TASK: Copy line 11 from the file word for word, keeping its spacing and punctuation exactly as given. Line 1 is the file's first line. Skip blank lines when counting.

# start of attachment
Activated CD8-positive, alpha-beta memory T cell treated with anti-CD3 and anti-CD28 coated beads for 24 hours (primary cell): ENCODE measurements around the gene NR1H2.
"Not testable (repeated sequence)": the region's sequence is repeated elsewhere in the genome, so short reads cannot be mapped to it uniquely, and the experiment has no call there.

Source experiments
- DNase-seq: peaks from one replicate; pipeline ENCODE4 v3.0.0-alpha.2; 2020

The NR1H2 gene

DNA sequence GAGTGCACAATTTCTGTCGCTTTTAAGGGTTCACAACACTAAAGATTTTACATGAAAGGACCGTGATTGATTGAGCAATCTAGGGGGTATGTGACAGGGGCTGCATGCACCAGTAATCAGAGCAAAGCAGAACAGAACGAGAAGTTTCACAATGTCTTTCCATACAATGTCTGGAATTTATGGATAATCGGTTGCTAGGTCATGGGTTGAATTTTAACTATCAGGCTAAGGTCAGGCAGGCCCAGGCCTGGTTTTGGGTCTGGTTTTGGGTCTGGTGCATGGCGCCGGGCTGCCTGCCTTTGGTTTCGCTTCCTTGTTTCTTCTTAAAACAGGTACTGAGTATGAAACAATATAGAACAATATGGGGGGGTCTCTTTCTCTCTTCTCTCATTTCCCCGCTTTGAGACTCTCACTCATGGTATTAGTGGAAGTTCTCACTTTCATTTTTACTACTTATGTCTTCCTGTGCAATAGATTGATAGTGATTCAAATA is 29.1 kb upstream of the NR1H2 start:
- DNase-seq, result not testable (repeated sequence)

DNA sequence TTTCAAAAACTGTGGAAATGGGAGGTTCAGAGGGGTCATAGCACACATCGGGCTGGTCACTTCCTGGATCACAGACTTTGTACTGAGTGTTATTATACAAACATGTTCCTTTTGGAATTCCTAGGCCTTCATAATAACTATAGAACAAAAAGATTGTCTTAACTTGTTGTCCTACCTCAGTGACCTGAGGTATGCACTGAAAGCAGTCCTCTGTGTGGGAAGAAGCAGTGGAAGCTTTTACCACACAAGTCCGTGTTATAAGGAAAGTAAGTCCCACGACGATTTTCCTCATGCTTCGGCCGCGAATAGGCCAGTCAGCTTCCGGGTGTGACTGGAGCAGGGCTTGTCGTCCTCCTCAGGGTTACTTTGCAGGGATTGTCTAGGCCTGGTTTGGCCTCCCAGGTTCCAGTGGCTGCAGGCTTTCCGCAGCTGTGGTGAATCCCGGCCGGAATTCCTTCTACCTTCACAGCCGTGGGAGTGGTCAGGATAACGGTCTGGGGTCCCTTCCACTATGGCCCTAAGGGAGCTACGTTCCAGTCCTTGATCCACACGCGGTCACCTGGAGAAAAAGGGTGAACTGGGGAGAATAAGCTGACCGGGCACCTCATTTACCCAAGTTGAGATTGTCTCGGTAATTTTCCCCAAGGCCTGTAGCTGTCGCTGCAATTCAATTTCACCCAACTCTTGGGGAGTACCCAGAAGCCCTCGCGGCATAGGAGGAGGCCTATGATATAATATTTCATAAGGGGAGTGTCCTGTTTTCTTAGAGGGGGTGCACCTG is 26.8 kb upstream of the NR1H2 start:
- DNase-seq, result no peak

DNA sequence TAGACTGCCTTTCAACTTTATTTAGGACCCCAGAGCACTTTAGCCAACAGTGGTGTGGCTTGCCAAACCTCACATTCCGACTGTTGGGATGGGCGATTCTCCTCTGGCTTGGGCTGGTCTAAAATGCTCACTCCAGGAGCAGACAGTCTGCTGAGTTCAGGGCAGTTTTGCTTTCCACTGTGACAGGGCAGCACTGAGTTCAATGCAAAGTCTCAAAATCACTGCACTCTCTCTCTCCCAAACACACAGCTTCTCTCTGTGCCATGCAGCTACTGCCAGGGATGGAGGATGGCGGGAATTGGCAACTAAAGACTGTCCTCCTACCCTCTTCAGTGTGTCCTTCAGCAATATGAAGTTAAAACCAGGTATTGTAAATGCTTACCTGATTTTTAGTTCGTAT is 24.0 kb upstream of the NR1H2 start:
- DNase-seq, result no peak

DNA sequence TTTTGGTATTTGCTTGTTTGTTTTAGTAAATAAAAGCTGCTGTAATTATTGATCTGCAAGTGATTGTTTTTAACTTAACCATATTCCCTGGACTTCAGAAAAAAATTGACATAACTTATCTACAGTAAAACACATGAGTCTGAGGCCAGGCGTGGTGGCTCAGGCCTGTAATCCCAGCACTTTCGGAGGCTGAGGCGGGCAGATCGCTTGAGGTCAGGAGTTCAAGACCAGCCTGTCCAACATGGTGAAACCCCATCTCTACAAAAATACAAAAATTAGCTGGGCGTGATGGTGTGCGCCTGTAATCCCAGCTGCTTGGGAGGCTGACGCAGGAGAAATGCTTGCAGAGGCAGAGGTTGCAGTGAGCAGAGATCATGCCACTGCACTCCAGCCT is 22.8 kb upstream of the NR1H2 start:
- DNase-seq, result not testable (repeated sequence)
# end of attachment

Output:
- DNase-seq, result no peak